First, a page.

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Staged by Christopher Butt

 



Stephen Miller swerved the stolen car to avoid a deer in the middle of the road. The car left the road, bulldozed its way through the bushes, and crashed into a large oak, killing the engine. His chest exploded in pain as he pushed himself off the steering wheel. The bullet in his right arm joined in the pain parade.

  “Christ, what a disaster.”

  Grunting, he opened his door and slid out of the car. He landed on his knees and vomited.  Using his good arm, he lifted himself up and stumbled around the car. He retrieved the gun from the passenger side along with the small amount of cash he'd managed to take. He put the gun in his back pocket and the cash in his front left. He stumbled through the bushes and fallen trees out to the road. Turning back to the car, he was satisfied it safely hidden within the debris.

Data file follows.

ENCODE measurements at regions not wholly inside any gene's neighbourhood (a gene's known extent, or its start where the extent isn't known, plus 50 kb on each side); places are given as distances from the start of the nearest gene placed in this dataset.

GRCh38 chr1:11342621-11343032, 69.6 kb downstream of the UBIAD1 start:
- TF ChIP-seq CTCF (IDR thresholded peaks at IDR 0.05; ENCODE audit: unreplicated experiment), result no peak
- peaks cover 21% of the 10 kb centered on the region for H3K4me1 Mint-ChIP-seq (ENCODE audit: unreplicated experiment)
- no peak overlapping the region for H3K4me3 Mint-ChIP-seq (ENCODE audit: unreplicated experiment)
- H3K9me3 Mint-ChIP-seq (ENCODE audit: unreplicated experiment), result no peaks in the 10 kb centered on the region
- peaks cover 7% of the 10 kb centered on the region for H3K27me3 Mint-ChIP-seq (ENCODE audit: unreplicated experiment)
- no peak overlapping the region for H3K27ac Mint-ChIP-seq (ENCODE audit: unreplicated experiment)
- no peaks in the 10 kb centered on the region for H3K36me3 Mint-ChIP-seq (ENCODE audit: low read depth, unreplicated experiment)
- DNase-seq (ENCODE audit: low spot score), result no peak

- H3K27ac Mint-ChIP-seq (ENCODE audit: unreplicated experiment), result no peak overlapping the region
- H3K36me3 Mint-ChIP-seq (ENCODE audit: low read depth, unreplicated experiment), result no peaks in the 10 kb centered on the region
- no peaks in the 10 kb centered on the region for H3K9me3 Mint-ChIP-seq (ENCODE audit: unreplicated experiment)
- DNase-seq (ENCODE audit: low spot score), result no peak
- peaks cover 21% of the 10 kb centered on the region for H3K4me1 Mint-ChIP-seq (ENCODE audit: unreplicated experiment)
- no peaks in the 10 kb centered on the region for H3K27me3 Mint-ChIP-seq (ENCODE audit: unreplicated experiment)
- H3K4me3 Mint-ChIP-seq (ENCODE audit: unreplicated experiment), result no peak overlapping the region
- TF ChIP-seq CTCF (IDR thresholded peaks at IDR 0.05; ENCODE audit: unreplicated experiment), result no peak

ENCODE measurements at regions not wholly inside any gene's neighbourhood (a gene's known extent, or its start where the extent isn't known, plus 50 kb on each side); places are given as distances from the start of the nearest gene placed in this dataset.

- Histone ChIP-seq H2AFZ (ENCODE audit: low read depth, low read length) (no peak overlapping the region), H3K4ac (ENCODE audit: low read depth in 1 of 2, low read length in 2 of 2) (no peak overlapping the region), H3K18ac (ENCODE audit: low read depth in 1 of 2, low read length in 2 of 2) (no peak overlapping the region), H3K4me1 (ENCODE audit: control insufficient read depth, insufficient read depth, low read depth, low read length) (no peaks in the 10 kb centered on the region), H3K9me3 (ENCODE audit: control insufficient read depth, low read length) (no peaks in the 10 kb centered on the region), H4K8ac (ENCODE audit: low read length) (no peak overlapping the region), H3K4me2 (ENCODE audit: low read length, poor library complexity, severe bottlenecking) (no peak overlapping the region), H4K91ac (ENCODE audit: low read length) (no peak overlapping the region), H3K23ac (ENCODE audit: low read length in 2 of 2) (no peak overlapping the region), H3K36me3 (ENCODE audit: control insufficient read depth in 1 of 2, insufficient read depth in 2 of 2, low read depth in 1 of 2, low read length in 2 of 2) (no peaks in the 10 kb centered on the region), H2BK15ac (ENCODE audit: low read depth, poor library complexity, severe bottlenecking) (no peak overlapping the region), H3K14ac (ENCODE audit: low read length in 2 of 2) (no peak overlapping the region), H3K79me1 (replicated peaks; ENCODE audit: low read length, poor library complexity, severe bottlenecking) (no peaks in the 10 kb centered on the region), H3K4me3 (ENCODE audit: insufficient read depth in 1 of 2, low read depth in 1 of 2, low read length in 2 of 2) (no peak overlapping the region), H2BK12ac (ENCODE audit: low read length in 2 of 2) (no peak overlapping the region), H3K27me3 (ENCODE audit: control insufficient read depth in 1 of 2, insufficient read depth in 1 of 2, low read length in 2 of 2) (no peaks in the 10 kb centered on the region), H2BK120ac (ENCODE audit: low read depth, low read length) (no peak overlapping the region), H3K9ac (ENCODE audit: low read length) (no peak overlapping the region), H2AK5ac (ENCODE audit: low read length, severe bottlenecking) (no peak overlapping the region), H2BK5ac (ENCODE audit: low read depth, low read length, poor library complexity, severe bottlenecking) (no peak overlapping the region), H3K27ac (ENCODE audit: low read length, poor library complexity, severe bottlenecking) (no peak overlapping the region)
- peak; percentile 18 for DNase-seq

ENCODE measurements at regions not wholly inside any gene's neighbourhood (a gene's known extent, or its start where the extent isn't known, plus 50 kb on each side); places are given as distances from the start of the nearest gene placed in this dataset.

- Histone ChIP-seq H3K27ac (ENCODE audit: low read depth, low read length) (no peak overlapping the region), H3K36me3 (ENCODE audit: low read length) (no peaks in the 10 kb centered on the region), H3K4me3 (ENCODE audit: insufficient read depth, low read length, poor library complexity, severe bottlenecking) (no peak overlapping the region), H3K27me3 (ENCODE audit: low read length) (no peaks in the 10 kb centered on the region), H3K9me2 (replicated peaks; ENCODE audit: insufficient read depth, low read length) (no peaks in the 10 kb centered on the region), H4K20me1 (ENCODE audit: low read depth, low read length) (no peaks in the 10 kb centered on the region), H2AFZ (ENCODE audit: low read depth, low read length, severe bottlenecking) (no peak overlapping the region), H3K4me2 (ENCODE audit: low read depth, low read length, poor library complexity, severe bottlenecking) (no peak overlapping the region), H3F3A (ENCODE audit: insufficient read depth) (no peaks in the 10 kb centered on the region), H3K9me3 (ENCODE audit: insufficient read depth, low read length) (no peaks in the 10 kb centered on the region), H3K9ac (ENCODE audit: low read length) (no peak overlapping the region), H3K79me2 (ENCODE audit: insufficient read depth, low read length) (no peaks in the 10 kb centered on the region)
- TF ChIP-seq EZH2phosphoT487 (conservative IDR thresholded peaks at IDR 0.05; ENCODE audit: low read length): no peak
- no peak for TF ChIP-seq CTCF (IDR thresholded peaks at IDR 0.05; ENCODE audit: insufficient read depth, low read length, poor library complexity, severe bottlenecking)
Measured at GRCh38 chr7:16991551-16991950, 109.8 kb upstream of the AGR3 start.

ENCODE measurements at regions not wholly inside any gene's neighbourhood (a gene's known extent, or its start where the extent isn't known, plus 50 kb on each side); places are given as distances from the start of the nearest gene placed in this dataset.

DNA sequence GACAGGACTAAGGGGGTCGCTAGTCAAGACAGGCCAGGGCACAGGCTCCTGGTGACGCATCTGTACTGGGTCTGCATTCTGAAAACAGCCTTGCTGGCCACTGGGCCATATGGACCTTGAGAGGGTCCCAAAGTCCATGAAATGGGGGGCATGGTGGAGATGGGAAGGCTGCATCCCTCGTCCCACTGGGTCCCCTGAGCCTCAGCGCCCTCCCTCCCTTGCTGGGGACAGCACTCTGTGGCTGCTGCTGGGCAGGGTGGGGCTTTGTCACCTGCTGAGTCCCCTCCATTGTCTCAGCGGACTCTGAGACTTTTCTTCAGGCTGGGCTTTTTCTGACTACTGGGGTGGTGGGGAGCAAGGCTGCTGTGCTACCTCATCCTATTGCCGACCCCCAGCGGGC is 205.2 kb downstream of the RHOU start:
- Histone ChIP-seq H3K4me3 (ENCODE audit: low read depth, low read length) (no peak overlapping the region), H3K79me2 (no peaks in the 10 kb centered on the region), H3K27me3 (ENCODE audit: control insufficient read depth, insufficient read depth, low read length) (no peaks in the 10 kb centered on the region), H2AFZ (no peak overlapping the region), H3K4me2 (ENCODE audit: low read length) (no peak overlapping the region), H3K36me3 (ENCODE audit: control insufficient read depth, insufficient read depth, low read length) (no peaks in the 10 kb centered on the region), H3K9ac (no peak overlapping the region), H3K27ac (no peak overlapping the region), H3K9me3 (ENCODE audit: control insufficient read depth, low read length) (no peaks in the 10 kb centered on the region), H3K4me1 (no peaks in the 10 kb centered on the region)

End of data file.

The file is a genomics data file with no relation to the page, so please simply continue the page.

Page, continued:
A low mist hung over the road in the evening cold and Stephen figured he was still a couple of kilometres from the safe house. He cursed as the pain in his chest and arm reminded him of his current circumstances. A half an hour later, Stephen came up to a sign that stated, ‘North Otterville Cemetery Grounds.’ He smiled, remembering the sign.

  Painted underneath the sign was the phrase. “Welcome to North Otterville. It’s a quiet neighbourhood.” Stephen smiled at the joke.